Lewis also suggests using garden furniture to divide your outside space and create different areas, as you would inside – for example, separate spaces for drinks, dining and stretching out for a nap.
“A corner sofa can be a handy piece for providing lots of seats, and can also act as an effective room divider, looking very chic if you plan it into your space properly,” he says. He recommends the luxury British brand Coco Wolfwhich sells upholstered furniture covered in highly technical materials, many sourced via the marine industry, which can withstand being left outside all year round.
An increasing number of designer brands have released outdoor collections over the past year or so, catering to customer demands for stylish garden furniture, and these have inspired a more comfortable, decorative look at the more accessible end of the price scale too, with brands such as Made.com and Sofa.com releasing designs for garden furniture that look much like pieces you might have in your living room (these are unlikely to be as durable as the designer versions, however, so you’ll need space in the shed to store seat cushions on rainy days and over winter).
The current trend for rattan furniture is one that similarly translates well outdoors, where lightweight, moveable furniture is particularly useful: for a modern take, look for colored rattan, such as the vintage-style chairs and sofas by Birdie Fortescuewhich come in pretty muted shades of pink, blue and green.
Alternatively, for a weekend DIY project, find some second-hand rattan chairs and spray-paint them yourself using an outdoor-appropriate paint such as Rustoleum. Rattan daybeds are currently having a moment – for the ultimate in Riviera chic, interior designer Flora Soames has collaborated with the Houghton Collection on a vintage style wicker lounger with a cushion in her vibrant striped fabric.
Occasional tables are an important consideration in the garden too, according to Lewis: “I’m an outdoor-table nut,” he says. “I like to always have a few of these in my garden so that there’s somewhere to put drinks, set up a space for tea, or arrange a set of potted plants to form an elegant backdrop.”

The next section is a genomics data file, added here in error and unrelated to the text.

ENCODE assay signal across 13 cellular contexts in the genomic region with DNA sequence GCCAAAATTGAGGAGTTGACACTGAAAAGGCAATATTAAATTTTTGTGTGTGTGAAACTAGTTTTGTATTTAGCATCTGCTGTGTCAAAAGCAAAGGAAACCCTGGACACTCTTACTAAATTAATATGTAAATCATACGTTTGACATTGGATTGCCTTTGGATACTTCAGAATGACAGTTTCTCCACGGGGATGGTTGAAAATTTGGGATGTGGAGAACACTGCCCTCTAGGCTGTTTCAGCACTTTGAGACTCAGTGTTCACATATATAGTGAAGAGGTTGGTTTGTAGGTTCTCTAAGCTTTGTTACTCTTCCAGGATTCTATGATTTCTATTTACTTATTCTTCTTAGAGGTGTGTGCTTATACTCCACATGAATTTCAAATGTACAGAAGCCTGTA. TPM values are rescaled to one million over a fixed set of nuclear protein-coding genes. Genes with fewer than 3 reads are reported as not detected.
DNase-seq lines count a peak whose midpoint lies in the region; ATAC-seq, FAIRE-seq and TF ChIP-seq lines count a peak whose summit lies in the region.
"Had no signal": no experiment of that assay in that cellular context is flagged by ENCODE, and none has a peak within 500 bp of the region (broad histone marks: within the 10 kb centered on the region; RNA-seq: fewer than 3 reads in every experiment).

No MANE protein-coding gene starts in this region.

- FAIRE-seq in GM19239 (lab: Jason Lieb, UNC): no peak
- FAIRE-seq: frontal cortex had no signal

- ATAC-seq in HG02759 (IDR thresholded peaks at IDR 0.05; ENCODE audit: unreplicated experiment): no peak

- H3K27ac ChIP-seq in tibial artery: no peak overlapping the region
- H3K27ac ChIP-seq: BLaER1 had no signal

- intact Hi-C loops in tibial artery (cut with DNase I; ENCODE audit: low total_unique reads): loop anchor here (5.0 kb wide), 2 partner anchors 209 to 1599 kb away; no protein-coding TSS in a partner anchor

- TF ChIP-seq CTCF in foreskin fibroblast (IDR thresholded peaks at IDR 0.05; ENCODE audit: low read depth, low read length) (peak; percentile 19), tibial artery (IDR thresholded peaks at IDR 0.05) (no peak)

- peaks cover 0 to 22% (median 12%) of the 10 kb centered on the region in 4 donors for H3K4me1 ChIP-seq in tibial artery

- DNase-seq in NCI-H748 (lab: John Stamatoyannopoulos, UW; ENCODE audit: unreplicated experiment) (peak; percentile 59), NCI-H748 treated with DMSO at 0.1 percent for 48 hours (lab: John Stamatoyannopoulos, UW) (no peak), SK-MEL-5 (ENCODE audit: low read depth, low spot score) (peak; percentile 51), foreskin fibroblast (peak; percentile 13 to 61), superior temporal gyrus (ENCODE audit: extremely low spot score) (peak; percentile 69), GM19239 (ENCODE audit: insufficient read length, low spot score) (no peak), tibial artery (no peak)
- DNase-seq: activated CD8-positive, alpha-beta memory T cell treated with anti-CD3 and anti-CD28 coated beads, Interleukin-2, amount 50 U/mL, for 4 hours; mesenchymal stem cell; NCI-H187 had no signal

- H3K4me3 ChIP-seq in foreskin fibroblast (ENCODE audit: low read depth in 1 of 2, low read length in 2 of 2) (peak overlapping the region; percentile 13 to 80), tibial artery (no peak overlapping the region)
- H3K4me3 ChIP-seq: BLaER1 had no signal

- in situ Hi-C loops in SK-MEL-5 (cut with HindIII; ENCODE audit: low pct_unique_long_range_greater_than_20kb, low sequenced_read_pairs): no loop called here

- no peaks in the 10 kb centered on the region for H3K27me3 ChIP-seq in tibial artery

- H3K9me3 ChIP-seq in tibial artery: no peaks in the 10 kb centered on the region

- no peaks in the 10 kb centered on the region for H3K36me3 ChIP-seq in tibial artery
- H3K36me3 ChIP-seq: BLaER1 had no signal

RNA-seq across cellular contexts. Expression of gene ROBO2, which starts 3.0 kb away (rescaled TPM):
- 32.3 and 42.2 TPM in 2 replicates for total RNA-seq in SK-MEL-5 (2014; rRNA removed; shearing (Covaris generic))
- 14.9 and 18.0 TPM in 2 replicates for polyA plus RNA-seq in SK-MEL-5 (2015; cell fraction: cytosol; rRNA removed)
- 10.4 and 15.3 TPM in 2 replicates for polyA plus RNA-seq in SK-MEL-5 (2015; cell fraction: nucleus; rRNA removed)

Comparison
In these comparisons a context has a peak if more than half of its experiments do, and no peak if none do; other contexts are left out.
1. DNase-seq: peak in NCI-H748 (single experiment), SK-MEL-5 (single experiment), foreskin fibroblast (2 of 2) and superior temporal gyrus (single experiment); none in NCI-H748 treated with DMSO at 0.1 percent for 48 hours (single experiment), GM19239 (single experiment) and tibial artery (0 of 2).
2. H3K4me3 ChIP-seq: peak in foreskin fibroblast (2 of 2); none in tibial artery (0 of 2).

His advice is to think beyond classic teak and look for vintage marble, zinc or slate-topped tables that add a different texture and character, while also being practical and durable.
Paul Middlemiss, a former buying director at The Conran Shop who has since established Merchant & Found, the UK’s leading vintage furniture and lighting store, says that vintage pieces are often more durable than their modern counterparts, and can improve with age and patina. He recommends the classic French café chair designed in 1934 by Tolix, which comes in a variety of colors and “never goes out of fashion”. “It looks brilliant whether new or vintage,” he adds, “and can be left outside all year, or brought inside over winter to sit around the kitchen table.”
Other vintage pieces he likes for the garden are chairs by the defunct brand Multipl’s – “an iconic part of industrial French history and a competitor to Tolix that did not survive, making it even more collectible and rare” – and the 1950s metal Toledo chair, which was used as a marketing tool and thus often comes stamped with names of French breweries, giving it some extra vintage character.
Outdoor textiles have come on in leaps and bounds in recent years, and are useful for bringing color and comfort to a garden, especially one with metal or wooden furniture. Even a small, shady courtyard looks instantly more inviting with the addition of blankets, throws and outdoor cushions – which previously tended to feature lurid primary palettes and plasticky fabrics but these days come in soft fabrics and all sorts of colors and patterns.
Similarly, outdoor rugs (which took off as a trend last spring after a particularly tasteful one was spotted beneath the feet of the Duke and Duchess of Sussex during their interview with Oprah Winfrey) have become increasingly widely available, in a variety of styles and colors . They also make a good tool for softening up your outside space and zoning dining or sitting areas – try Kukoon Rugs and Weaver Green.
To finish off a garden look, Middlemiss suggests picking up vintage outdoor accessories to display, in much the same way as you might arrange ornaments in the home: “Accessories such as plant stands, watering cans, cloches and storage containers look brilliant dotted about the garden and add a bit of personality and depth to a scheme, particularly when interspersed with new outdoor furniture. “
The return of the swing seat
Swinging sofas conjure up childhood memories of long summer days when there was little more to do than leaf through a book, while gently rocking. It’s a nostalgic image, which still seems an extremely satisfactory way to spend a sunny afternoon. Could a swinging sofa be the garden must-have we never knew we needed?
ODD (oddlimited.com) has been making its Old Rocker swing seats in very limited runs for nearly 20 years and counts actors and designers (including Helena Bonham Carter and Pearl Lowe) among its clients.